Or use acid free foam core,  lace with fishing line and reinforce each hole with PVA glue


'Fall Out Method'  aka Newberry Method
I learnt about this from Stephie,  a friend with a Folksy shop, click here to see one of her silk paintings mounted in this way. She has just started silk painting. I have just tried it and it worked well.
I used 5mm acid free white foam core cut larger than the mount aperture. I cut an aperture a little larger than that of the mount. I placed the silk on the fall out piece and put it back into the aperture. I found it needed some tape to hold it. I cut the aperture on an angle but it could be done with  a straight edge. A layer of polyester wadding could be placed on the fall out first under the silk. The whole thing then goes under the mount.

Other methods
Neither of these methods will give such long lasting results.
1. Silk paintings can be mounted on adhesive mount board. This is usually used for posters.
2. Small pieces can be ironed onto freezer paper.

Framing 
When mounted the work can be put into a picture frame. It is better to have a small space between the glass and the silk otherwise small amounts of condensation could encourage mould to grow on the silk. A picture mount will do this job.
  Make the border width 2-3in.  For a larger picture ( eg over 20x24in ) make it 3- 4in.  The lower border can be made a little wider by adding another 1/4  -1/2 in. This is more important on larger pictures as without it the lower border can appear smaller than on the other sides

If you prefer to frame without a mount, glue small strips of mount card under the rebate of the frame to create the gap between the silk and the glass. It is a bit fiddly but should be invisible from the front.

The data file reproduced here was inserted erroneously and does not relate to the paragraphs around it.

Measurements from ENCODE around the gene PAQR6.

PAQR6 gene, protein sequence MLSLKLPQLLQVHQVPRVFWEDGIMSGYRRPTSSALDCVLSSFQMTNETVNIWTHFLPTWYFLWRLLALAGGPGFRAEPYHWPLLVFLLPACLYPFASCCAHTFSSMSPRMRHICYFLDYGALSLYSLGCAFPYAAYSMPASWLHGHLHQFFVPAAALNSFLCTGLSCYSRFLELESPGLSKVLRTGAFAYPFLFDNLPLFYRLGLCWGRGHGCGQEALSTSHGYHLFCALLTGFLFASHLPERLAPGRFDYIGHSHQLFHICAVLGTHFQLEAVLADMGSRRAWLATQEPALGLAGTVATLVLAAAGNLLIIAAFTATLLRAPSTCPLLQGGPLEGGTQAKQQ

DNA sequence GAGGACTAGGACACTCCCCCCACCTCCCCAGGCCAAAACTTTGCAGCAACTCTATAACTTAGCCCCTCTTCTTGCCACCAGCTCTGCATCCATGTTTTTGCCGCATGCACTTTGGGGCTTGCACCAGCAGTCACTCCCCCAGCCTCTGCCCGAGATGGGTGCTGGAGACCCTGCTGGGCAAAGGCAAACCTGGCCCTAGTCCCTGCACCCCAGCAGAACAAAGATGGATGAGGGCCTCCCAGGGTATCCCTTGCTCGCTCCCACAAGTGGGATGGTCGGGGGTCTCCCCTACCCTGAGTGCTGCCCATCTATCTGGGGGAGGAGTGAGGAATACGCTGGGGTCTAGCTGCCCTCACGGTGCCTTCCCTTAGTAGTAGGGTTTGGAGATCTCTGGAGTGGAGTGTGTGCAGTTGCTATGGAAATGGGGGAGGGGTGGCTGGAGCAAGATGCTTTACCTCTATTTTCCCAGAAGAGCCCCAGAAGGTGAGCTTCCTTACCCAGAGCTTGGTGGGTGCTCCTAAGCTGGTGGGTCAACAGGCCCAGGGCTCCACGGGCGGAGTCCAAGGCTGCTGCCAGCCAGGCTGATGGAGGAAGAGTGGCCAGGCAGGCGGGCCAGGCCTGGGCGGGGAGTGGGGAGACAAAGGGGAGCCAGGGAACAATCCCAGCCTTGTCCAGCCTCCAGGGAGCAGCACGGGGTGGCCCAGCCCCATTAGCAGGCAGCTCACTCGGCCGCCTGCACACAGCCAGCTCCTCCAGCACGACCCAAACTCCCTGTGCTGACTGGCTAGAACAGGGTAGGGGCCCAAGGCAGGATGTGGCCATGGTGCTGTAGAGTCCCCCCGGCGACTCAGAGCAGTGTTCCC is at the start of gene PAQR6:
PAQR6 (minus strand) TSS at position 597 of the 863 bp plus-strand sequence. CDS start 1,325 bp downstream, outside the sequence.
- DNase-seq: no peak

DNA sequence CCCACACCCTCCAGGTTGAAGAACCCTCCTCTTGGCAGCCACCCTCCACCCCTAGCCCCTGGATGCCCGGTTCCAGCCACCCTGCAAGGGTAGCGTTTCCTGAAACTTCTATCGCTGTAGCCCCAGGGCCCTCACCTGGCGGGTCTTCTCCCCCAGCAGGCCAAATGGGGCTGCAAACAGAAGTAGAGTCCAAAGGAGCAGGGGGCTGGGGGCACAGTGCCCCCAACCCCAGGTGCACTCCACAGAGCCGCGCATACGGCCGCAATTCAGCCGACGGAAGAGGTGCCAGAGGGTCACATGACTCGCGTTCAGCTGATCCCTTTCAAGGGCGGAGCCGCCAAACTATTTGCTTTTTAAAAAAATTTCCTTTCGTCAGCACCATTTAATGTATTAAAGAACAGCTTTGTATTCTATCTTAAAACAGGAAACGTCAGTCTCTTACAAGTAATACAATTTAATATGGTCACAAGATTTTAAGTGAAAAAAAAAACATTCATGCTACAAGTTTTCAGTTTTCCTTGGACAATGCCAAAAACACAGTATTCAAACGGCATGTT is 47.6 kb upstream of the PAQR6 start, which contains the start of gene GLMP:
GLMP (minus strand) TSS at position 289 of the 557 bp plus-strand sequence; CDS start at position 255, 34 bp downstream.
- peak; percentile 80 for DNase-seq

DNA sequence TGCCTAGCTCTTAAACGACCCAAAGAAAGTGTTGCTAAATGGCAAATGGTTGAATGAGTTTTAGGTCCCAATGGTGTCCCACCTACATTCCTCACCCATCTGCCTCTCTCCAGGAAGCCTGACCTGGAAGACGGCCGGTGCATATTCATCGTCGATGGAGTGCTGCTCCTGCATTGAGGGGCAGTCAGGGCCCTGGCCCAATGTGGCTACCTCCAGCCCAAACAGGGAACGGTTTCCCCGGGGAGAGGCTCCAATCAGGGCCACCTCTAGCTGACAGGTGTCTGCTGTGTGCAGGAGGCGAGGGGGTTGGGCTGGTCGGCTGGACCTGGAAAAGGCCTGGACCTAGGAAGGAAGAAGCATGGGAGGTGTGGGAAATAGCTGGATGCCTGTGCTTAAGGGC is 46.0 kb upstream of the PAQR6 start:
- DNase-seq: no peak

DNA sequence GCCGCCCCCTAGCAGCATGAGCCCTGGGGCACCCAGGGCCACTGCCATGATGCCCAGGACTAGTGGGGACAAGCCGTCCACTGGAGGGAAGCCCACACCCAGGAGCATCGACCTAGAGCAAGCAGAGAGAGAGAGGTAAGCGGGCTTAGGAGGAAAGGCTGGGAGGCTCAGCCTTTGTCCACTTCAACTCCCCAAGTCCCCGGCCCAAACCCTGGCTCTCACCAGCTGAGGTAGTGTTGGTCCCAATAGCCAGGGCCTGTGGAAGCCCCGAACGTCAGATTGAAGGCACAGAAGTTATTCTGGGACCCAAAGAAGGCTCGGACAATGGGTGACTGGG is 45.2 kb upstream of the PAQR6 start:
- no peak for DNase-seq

Wednesday, 8 May 2013

Flowery Ebru



Above beaded detail and below mounted and framed
I wrote more about this in this post and here it is finished. I used pearl beads for the centres and deep metallic blue tiny glass tube beads for the stamens.


Now on show at the Corner Gallery

Friday, 19 April 2013

Kaffe Fassett – A Life in Colour

Exhibition Dates: 22 March – 29 June 2013

at the Fashion and Textile Museum 83, Bermondsey Street, London

  Click on the first picture to see it larger.

This exhibition is a feast of colour, texture and pattern and brilliantly staged. I visited on a very cold grey day and was pleased to swap the icy winds that whipped past the bottom of the Shard for the warm and colourful interior of the Fashion and Textile Museum. 
I was delighted to find that photography is permitted although  I only had an iphone with me.
 I found the exhibition very inspiring and will let the pictures speak for themselves.
Kaffe Fassett was originally a painter before he worked with textiles. The early part of the exhibition shows some of his paintings.
Paintings, knitwear, needlepoint, tapestry and patchwork quilts are arranged in different spaces making the effect of ever changing stage sets as you move around the exhibition and see different combinations from various angles.
 In the first 2 photos  I am looking through archways back at area showing paintings and forwards to a rich and opulent area clothed with brightly coloured and patterned textile pieces. 


Back in the 80s I remember seeing Kaffe on TV. He was making mosaics from broken china. I was inspired to keep a favourite mug that got broken, I still have the pieces somewhere waiting to be turned into a mosaic sometime!
I like the way the bottom of the mug or jug have been incorporated into this mosaic.









I love these hats patterned with buttons.










PS We had a lovely lunch at Jose's just over the road. It is an authentic Spanish Tapas bar. I have written  a review over on my food blog. click here